Halle Berry Honors Sidney Poitier After His Death: ‘A True Measure Of A Man’

Actress Halle Berry is honoring the late Sidney Poitier after his passing away, discussing how much of a ‘trailblazer’ he was in the business.

Halle Berry is paying tribute to acting legend Sidney Poitier after his death was announced on Jan. 7. Halle, who was the first Black woman to win an Oscar for her performance in Monster’s Ball in 2002, always felt a kinship with Poitier, who was the first Black man to take home the lead actor prize in 1964 for his work in Lilies of the Field. “‘A tiny bit of myself is lost when my friends are gone,’” Halle began her Twitter thread, first quoting the actor from his book Life Beyond Measure. “My dear Sidney, an enormous part of my soul weeps at your passing. In your ninety-four years on this planet, you left an indelible mark with your extraordinary talent, paving the way for Black people to be seen and heard in the fullness of who we are,” she wrote in the heartwarming post.

The Catwoman actress continued, “You were an iconic trailblazer; yours was a life well lived. I grew up idolizing you and will always remember the day when I first met you. It is the only time in my life when I’ve been rendered speechless!” Halle exclaimed. “There I sat, with my words glued together, and you were as gracious and charming then as you would be during our decades of friendship to follow. Rest in peace, beloved Sidney. You are and always will be the true measure of a man.”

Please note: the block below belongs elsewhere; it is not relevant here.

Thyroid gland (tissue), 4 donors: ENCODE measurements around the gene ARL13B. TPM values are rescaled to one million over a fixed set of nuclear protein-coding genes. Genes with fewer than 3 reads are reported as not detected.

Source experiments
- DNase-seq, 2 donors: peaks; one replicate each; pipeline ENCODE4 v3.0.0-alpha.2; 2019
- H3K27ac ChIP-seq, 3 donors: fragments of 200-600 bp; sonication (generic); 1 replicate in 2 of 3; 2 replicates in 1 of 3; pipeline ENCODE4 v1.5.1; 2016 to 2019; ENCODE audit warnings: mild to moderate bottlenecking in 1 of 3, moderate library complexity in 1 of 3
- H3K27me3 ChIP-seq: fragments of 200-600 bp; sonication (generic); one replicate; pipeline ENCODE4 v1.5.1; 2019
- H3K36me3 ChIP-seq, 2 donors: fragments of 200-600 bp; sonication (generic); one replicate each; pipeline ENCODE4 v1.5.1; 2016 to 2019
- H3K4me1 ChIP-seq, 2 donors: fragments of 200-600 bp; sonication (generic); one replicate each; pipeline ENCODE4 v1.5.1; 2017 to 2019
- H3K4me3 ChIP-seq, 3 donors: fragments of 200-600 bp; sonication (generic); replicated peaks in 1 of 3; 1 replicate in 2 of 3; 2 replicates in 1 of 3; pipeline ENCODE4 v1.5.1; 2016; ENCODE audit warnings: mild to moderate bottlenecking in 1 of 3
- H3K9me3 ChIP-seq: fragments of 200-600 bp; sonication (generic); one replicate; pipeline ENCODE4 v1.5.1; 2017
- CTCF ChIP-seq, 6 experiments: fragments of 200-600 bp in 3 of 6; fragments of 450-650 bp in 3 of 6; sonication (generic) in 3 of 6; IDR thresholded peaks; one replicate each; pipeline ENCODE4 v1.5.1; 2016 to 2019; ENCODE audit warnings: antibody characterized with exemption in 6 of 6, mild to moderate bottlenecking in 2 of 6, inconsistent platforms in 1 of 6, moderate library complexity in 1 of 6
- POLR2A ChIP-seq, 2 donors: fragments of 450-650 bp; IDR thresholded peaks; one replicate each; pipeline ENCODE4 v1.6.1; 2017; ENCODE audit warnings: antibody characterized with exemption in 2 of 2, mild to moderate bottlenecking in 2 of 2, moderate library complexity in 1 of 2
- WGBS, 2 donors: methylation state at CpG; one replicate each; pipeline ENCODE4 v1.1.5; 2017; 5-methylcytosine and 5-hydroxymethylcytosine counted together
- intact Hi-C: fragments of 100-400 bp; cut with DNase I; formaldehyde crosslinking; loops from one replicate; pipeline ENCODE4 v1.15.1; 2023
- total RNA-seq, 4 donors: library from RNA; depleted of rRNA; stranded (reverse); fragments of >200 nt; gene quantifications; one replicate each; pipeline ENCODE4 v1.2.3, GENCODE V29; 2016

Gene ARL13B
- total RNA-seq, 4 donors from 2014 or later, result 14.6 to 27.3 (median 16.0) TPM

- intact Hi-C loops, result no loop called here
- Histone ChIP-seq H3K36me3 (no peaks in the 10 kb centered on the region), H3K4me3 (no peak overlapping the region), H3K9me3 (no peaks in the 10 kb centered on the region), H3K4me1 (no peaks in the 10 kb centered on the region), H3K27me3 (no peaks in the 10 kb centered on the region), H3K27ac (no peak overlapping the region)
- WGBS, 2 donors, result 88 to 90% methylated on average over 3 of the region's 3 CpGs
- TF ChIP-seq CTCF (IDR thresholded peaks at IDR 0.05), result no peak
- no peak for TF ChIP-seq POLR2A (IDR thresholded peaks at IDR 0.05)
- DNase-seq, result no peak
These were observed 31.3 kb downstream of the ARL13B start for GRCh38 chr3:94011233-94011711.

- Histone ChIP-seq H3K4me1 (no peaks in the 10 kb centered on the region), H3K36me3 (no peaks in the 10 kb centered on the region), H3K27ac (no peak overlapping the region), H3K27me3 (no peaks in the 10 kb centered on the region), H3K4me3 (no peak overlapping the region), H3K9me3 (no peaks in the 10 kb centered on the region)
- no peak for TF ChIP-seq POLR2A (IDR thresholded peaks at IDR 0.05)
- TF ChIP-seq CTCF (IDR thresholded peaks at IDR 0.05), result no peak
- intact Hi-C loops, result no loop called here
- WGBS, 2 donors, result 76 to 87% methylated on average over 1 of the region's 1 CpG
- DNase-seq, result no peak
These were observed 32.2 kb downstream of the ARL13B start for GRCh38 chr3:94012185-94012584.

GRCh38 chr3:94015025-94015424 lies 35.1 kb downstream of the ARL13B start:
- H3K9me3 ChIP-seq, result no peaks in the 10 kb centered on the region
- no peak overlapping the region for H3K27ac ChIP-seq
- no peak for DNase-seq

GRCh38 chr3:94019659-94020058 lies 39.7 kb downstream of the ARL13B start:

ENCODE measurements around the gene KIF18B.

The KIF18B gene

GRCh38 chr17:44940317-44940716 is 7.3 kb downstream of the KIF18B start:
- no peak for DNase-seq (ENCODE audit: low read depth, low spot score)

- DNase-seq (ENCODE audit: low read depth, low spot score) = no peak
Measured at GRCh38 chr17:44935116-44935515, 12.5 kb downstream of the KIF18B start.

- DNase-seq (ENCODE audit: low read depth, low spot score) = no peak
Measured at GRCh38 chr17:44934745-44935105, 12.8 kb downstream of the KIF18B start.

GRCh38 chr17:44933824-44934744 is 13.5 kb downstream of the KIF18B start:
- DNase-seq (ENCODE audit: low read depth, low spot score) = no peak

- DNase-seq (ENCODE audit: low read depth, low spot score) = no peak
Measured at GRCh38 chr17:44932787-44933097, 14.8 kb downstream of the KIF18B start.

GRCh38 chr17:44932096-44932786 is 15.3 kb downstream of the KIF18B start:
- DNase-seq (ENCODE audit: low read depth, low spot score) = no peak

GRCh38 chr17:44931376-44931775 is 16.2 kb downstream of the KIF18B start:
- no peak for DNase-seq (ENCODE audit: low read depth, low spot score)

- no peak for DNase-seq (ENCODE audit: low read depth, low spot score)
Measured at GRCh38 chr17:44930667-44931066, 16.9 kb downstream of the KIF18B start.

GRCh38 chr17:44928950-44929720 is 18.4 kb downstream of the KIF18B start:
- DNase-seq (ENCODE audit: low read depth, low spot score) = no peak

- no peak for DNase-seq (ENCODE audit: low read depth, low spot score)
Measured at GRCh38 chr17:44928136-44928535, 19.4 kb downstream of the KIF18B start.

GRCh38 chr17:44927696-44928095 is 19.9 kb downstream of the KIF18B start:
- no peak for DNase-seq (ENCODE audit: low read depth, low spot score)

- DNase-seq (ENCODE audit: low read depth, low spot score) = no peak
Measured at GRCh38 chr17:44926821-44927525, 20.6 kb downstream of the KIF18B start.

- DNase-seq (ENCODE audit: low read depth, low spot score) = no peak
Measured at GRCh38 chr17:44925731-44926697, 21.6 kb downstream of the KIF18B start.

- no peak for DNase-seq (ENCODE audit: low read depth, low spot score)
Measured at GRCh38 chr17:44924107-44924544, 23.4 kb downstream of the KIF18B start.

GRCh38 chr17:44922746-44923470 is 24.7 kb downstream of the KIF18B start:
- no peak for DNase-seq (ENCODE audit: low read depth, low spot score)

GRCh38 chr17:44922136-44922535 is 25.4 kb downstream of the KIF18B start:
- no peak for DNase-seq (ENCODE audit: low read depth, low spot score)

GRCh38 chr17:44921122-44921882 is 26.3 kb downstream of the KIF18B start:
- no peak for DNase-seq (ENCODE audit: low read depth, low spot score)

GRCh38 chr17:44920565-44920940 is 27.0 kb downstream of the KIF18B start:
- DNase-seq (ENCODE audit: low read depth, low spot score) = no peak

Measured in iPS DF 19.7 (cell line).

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The famous actor, known for his singular performances in films like A Raisin in the Sun (1961), In the Heat of the Night (1967), Guess Who’s Coming to Dinner (1967), and many more, died at the age of 94 on Friday January 7. After the news of his passing spread, Whoopi GoldbergBarack Obama, director Barry Jenkins, Oprah, and many more public figures honored the iconic actor with beautiful tributes.

“If you wanted the sky i would write across the sky in letters that would soar a thousand feet high.. To Sir… with Love Sir,” Whoopi wrote on Twitter, referencing Lulu’s song from the 1967 British drama, To Sir, With Love, that starred Sidney. “Sidney Poitier R.I.P. He showed us how to reach for the stars,” The View co-host added.

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